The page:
Lent is over tomorrow and for some people they continue to give up cakes, candy or chocolate. For others the Lenten season was not about giving something up, but enriching the lives of others.

Close to 200 people are singing hymns and thanking God during this Lenten season at Wesley United Methodist Church in Bethlehem.

Some gave up traditional things.

"I do it every year," said Norman Schoenberger, a member of Wesley United Methodist. "I give up cake and candy."

"I don't give anything up necessarily but I am much more aware of what comes out of my mouth that reflects what is in my heart," added Pam Fries, creative director of the Stations of the Cross program.

For others, they used the 40 days to meditate as they walk through a labyrinth at the church.

People walking a path, thinking about the life of Christ, and what the Easter holiday means to them.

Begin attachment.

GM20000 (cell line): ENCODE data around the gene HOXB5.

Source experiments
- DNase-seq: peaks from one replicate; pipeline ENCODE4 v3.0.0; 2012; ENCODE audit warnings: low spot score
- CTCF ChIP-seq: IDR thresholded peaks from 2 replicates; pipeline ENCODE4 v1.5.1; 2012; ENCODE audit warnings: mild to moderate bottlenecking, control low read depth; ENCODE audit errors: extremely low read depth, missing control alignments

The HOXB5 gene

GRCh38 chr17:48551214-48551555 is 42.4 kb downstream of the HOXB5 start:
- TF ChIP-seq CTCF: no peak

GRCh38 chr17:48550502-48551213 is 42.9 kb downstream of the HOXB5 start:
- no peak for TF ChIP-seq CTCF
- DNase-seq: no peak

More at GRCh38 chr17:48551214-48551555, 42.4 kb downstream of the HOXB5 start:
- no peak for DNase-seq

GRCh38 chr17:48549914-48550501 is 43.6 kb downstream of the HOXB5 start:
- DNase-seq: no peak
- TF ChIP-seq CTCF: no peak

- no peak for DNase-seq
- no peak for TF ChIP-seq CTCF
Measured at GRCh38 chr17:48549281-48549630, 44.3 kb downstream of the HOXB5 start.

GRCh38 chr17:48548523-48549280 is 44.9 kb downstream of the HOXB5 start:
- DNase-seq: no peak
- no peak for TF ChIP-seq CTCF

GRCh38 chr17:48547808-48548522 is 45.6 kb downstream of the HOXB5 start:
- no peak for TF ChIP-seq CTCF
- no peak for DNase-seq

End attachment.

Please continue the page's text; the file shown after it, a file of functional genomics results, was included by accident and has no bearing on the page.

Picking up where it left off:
"It's a rhythm walking through, being able to think about who I am caring about, what's going on in my own life, what's going on in other people's lives," said Deborah Appler, as she finished walking through the labyrinth. "And I find a real serenity in it."

While some used the time to meditate, others here at Wesley United Methodist Church say they've gone outside of the church doors and wanted to give back to the community.

"Many people for many years have given up something," said Donna Giardina. "What I've chosen to do is do something for somebody. Like this particular year, I'm writing a letter to people I haven't either seen or talked to for a long time just to reconnect."

"I don't want to go into detail about what I've done because it was really about being out in the community more," added Appler.

All say no matter how you choose to look back on this season of lent, the most important thing is to remember the life of Jesus Christ

"It really does kind of set the tone for the rest of the year," said Fries.

And the way people should treat each other on a daily basis.